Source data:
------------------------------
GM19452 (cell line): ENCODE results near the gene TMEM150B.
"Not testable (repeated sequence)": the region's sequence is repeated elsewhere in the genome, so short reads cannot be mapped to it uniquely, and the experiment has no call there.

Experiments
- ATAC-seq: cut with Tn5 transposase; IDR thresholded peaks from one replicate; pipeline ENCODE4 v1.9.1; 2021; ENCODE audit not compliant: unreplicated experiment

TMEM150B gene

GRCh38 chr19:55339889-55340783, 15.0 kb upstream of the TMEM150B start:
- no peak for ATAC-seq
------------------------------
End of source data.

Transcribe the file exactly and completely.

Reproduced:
GM19452 (cell line): ENCODE results near the gene TMEM150B.
"Not testable (repeated sequence)": the region's sequence is repeated elsewhere in the genome, so short reads cannot be mapped to it uniquely, and the experiment has no call there.

Experiments
- ATAC-seq: cut with Tn5 transposase; IDR thresholded peaks from one replicate; pipeline ENCODE4 v1.9.1; 2021; ENCODE audit not compliant: unreplicated experiment

TMEM150B gene

GRCh38 chr19:55339889-55340783, 15.0 kb upstream of the TMEM150B start:
- no peak for ATAC-seq